I’ve heard from a lot of people from Wynndel and northward along the East Shore in the last couple of weeks. At least enough that I asked RDCK Area A Director Garry Jackman if the end of the world as we know it is nigh.
Hot on the heels of the heli-skiing proposal for the Purcells in behind Gray Creek and Crawford Bay came complaints about the logging up above Wynndel (surprisingly, you get a great view from Northwest Boulevard as you head west past the elevators) and then the sudden closure of the Sirdar Post Office.
I took a drive up Elsie Holmes Road late last week to have a look at the logging for myself. On the way up on that gorgeous sunny day I saw a number of people standing in their yards or on the roadside, watching the logging in action. They did not appear to be overjoyed. In the distance, a tracked feller buncher was taking down trees at an amazing speed. Not having seen one in use before, I stood watching for 15 minutes or so, and grabbed a few photos.
Then I drove past Wynndel, my thoughts having turned to visiting my friend Dave Basaraba at Wynnwood Winery. Heck, maybe I would sample some wine while I was in the vicinity. As I rounded a corner on my way north, I nearly gasped at the steep logging road dropping down to Highway 3A. There isn’t much visibility on that section and I thought it looked like an accident waiting to happen.
Eventually I was told that the road was built without a permit. The landowner would have to make an application or decommission the road. Then, several days later I heard back from the Ministry of Transportation and Infrastructure. There had been an old road on that spot, so the owner didn’t think he needed a permit. Well, he did. Sorta, kinda, because the access was revamped. You can tell that by the trees that are now leaning over toward the highway from the slope above. But the owner has agreed to decommission the access, and no fines will be forthcoming. Aren’t we a generous lot?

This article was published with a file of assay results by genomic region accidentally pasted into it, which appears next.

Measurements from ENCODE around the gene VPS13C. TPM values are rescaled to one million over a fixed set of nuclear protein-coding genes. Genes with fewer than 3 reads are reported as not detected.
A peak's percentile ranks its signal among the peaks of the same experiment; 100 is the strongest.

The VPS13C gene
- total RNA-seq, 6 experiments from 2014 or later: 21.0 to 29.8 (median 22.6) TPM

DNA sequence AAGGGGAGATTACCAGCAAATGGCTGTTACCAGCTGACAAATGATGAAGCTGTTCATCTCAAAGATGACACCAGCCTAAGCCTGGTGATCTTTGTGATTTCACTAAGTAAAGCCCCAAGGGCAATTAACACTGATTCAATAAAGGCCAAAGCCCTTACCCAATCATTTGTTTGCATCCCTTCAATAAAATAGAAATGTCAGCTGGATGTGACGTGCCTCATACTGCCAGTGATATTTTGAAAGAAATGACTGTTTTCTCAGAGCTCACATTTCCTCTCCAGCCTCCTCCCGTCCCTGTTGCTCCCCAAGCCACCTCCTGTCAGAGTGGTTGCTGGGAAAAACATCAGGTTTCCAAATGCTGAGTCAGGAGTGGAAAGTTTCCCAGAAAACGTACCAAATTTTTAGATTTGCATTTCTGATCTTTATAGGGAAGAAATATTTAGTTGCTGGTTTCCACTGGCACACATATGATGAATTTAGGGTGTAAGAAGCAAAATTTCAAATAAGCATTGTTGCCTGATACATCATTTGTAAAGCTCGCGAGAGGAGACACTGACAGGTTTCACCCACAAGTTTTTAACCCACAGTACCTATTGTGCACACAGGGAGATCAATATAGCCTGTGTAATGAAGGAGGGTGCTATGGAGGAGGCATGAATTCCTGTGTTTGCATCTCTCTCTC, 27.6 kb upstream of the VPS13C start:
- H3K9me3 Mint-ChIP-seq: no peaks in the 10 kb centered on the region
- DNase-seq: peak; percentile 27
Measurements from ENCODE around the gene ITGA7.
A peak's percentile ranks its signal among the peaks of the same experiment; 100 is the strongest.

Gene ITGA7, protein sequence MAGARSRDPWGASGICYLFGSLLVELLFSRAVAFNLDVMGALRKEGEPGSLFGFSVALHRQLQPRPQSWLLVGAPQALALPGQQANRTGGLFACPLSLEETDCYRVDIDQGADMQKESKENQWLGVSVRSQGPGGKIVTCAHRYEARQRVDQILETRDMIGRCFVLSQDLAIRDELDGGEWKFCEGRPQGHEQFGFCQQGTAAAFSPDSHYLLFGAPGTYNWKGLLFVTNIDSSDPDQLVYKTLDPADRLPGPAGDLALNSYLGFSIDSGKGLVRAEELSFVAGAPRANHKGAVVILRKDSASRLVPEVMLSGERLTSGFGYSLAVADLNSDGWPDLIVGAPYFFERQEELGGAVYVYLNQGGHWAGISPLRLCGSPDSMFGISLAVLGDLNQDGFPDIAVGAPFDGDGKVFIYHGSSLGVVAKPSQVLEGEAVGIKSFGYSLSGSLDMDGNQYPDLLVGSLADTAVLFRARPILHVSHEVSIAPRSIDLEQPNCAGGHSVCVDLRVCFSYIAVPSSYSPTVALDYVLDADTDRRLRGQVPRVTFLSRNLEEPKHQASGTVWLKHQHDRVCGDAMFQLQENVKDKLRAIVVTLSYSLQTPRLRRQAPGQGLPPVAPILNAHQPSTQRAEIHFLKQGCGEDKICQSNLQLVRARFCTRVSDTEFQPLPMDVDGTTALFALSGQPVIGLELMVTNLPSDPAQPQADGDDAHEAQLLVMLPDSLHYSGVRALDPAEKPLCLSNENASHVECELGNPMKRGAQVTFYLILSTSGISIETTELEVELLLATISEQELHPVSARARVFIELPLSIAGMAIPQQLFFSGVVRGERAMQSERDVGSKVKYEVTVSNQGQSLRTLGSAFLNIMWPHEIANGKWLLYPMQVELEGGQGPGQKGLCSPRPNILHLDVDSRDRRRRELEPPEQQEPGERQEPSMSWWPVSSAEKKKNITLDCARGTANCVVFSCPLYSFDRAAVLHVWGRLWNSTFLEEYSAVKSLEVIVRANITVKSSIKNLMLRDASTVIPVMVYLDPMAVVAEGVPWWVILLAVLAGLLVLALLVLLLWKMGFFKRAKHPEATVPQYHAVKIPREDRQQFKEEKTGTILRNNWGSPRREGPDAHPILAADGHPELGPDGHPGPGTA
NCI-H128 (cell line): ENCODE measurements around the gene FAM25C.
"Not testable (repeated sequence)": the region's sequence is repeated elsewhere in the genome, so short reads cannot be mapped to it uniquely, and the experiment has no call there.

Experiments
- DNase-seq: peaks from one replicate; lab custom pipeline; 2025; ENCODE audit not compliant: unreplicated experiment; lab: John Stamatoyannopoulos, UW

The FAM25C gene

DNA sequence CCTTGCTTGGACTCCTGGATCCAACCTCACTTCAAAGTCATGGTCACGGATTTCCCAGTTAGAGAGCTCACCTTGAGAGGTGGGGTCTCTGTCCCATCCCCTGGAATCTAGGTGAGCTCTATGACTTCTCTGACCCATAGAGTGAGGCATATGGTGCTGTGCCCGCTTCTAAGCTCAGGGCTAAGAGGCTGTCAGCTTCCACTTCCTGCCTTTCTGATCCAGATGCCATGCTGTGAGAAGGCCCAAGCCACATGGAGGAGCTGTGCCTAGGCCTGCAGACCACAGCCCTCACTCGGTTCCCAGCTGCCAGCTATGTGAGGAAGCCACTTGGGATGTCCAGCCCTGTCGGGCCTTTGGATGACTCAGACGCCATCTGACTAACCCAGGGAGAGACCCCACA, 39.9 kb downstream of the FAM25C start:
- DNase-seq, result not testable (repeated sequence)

A year or more ago I had been tipped about the interest that Mike Jenks and Jemi Fibre Corp. were showing about this area. My extremely knowledgeable source was disdainful about his logging practices and fearful of what might happen if he purchased private land, which is his specialty, apparently. I am not opposed to logging, when it is done with care and consideration for neighbouring properties, and when the land is either replanted or left with enough seed trees to regenerate itself. My guess is that neither will happen in this case.
One Wynndel resident has told me that some of the neighbours are now planning to sell their homes rather than look at the clearcut land above. I have no idea how serious that might be, but I doubt they will have trouble selling. One person’s meat is another’s poison is the operational point at work here. Prospective buyers will see the view as it is, not as it once was. Not that I wouldn’t be ticked off if I had a deck looking out on logged site.
Back to the Sirdar Post Office. Isn’t just the way it is when bureaucrats from somewhere else (Cranbrook, in this case) make decisions. No consultation, no apparent effort to find alternatives, just shut ‘er down and if no one raises a stink, no harm, no foul. Fortunately, some are raising a stink, and maybe they will at least get some answers, if not actual satisfaction. How do you notify mailbox holders that a post office is being closed, and then close it down before they can even get their mail? Gotta admire people who get paid to behave like that, don’t you?
And, just to put an end to part of my high dudgeon, I just this moment (Tuesday morning at 10:50) heard from MP Wayne Stetski, who says that Canada Post is reopening the Sirdar Post office on Monday. The solution may or not be temporary, as the property is up for sale.